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Grand Island Town Board: R-2 zoning moratorium vote pushed to March

Thu, Feb 12th 2015 05:20 pm

by Larry Austin

The Grand Island Town Board will wait until its March meeting to enact a local law establishing a moratorium on development in R-2 zoning.

After holding a public hearing at Monday's Town Board meeting on local law intro No. 3 of 2015, which would set a four-month moratorium and establish an R-2 review committee, the council decided to wait until all members of the nine-member committee have been selected before passing the law. The committee members appointed by the Town Board would be composed of two members of the Planning Board; one member each from the Zoning Board of Appeals, Conservation Advisory Board and Economic Development Advisory Board; and four residents of Grand Island.

Councilman Gary Roesch said that rather than approve the moratorium at Monday's meeting and start the 120-day clock ticking, the board wants to vote on the law in March, after the committee is formed. Some of the town advisory boards have yet to meet and discuss the matter.

"If we vote on it today, the clock starts," Roesch said. "We don't have yet a committee made up of residents presently."

The proposed law comes as the Town Board considers preliminary plat approval for the Lighthouse Pointe development. Supervisor Mary Cooke noted the public hearing for the preliminary plat remains open.

The Town Board will next meet March 2 at 8 p.m.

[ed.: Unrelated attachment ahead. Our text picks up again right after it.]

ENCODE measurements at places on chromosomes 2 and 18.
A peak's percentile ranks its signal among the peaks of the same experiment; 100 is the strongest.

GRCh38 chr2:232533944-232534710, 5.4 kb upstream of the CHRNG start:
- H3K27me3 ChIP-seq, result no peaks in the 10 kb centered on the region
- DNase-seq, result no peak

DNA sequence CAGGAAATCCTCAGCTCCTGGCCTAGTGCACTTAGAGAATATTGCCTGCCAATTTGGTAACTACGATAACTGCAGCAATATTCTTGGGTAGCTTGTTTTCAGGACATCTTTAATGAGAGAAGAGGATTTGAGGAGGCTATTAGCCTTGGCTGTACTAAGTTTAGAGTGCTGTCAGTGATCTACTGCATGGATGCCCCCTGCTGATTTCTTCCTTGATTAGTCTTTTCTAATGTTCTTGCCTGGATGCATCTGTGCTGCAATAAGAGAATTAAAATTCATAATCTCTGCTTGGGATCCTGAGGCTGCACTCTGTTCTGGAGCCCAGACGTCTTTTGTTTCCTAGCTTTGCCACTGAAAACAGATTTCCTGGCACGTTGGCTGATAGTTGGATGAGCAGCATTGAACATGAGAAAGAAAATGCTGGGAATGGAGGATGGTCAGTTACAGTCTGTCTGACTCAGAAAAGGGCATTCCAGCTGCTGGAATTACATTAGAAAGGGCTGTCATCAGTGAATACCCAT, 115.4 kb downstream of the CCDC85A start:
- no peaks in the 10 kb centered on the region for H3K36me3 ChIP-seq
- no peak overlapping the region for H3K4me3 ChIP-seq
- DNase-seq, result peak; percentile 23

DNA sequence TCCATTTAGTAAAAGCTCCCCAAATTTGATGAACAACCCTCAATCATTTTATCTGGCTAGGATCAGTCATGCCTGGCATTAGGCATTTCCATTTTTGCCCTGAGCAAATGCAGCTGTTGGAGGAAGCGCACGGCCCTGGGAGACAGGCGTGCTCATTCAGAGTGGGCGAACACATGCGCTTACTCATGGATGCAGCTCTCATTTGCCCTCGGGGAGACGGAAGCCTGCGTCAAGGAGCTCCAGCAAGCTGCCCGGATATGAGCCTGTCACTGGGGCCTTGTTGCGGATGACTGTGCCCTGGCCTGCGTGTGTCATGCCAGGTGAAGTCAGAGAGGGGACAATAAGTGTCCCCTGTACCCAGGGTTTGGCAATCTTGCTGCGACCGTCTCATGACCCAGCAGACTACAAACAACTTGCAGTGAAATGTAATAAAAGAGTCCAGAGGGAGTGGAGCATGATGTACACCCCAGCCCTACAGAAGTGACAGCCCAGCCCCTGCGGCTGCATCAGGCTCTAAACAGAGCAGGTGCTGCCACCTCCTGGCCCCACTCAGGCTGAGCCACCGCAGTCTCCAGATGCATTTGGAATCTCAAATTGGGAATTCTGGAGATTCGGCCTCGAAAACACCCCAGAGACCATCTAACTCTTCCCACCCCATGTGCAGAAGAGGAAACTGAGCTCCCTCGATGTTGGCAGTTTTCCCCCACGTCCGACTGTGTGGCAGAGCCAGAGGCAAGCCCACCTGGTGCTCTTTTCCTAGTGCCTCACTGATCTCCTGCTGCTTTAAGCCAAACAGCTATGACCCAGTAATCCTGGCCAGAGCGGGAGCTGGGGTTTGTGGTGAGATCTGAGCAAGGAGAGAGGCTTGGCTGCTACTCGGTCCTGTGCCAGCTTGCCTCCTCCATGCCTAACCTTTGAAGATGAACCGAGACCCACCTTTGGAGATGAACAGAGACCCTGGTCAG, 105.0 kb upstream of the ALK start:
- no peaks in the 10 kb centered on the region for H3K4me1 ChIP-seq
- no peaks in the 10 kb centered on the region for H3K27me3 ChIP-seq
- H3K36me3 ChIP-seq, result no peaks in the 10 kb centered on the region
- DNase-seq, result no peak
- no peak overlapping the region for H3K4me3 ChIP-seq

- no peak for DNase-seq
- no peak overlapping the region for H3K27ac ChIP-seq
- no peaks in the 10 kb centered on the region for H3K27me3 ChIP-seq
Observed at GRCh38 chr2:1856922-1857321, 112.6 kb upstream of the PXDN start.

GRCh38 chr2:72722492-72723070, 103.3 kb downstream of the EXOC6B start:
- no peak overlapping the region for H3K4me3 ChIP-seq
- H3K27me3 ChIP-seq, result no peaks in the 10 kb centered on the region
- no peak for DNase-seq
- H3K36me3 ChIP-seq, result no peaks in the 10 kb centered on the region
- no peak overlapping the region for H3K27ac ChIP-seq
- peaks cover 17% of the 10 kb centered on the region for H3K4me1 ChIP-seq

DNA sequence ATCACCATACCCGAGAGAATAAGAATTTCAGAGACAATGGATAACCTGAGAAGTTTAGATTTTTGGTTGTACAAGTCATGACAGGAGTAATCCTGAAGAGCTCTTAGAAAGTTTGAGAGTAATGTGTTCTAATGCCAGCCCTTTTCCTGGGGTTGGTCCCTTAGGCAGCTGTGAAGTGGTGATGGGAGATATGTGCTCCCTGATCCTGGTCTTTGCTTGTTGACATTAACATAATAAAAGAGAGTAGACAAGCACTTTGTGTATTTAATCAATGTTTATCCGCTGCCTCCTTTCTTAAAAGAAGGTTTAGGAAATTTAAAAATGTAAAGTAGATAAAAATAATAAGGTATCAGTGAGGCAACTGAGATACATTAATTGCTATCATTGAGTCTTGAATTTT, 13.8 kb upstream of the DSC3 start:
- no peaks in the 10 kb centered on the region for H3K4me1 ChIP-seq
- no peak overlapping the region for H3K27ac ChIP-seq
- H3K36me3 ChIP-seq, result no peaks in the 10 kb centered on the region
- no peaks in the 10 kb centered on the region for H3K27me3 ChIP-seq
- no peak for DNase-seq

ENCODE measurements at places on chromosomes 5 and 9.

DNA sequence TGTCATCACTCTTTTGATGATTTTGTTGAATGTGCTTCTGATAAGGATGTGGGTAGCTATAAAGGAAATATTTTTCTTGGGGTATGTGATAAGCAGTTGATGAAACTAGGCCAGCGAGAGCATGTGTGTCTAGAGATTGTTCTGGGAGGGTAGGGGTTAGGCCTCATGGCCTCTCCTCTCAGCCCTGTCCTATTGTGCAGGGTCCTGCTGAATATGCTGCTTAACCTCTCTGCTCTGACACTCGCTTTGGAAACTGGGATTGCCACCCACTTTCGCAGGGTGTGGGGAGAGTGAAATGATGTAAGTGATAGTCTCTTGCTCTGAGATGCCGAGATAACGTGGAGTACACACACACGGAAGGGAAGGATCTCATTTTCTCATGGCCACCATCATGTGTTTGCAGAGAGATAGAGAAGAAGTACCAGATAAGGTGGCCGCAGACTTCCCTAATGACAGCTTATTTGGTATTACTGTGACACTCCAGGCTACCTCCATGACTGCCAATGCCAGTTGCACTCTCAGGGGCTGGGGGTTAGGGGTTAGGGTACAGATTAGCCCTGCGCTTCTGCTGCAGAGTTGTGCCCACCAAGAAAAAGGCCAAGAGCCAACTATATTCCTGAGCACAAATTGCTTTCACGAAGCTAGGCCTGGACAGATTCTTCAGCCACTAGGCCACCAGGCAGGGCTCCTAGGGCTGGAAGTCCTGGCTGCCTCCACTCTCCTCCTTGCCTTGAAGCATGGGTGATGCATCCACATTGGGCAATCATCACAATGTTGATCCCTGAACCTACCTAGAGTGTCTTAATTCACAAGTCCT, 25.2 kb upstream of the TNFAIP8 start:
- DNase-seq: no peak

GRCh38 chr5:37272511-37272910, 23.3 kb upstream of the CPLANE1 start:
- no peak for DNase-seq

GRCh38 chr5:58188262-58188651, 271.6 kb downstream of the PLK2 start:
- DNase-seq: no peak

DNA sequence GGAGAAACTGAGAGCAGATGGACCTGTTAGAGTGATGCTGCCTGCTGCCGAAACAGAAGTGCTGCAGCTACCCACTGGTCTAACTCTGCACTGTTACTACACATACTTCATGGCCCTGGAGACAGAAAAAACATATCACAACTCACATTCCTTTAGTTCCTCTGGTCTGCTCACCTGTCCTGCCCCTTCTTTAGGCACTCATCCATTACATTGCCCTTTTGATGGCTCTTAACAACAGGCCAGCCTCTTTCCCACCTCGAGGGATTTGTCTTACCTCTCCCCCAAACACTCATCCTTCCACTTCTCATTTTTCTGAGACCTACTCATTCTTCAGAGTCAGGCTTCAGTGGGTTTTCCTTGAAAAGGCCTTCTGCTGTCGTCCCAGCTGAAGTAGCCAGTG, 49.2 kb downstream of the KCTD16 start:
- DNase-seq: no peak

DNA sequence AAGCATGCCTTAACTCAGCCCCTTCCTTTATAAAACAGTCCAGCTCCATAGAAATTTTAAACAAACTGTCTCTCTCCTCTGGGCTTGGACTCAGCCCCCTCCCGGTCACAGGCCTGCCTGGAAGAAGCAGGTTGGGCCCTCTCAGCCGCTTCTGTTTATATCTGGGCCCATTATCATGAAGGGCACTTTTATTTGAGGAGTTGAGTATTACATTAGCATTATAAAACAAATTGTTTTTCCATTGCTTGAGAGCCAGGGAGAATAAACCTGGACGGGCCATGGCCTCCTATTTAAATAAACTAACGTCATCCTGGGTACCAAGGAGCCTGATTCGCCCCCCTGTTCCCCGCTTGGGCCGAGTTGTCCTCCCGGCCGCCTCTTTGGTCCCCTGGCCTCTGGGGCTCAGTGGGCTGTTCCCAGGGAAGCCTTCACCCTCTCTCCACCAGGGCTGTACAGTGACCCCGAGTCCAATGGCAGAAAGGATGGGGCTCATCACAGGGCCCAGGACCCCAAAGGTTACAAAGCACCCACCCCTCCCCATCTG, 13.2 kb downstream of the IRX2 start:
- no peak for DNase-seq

"I just hope everybody understands the reasoning behind this. We're not delaying it because of any negotiations or whatever," Roesch said of opting not to pass a law immediately after the hearing.

Anthony Cutaia of Rane Property Management proposes a residential subdivision at East River and Whitehaven roads that would include 246 attached townhouse units in 41 two-story buildings with six townhouse units each. The developer had sought a rezoning of the property from R-2 to R-3 to allow apartments, but withdrew that proposal in October. Residents in the vicinity of the parcel call the latest proposal "townhouse-like apartments" that don't fit the R-2 zoning classification.

The first of three public hearings on Monday's agenda, the law says the Town Board "after consultation with the Planning Board, finds that the portion of the town code creating R-2 districts may no longer reflect the state of development, growth in the community, and the values of the community."

R-2 zoning, adopted in 2005 based on the comprehensive plan in 1994, has not been revisited by the Town Board, the law stated.

"The board believes the change in circumstances since the current code was adopted creates an immediate need to revisit the R-2 zones across the town," the proposed moratorium law says. "The Town Board notes that a number of R-2 zoned areas serve as transition zones between different densities and uses of properties, and it believes the current zoning tools are inadequate to fully address the unique challenges presented by transitory scenarios."

Opponents of the Lighthouse Point development are pleased with the moratorium.

During the public hearing Monday, Paul Koppmann of Timberlink Drive commended the Town Board and the Planning Board "for recognizing the need to revisit the current zoning."

"In almost 10 years since this R-2 zoning has been evaluated, Grand Island has seen many changes in the properties adjoining the R-2 zoned lands. Things like lower density, greater green space between adjoining property for transition is essential and a vital interest to all the Grand Island residents," Koppmann said. "This is clearly outlined in our master plan."

He said he supported formation of a committee to review R-2 zoning.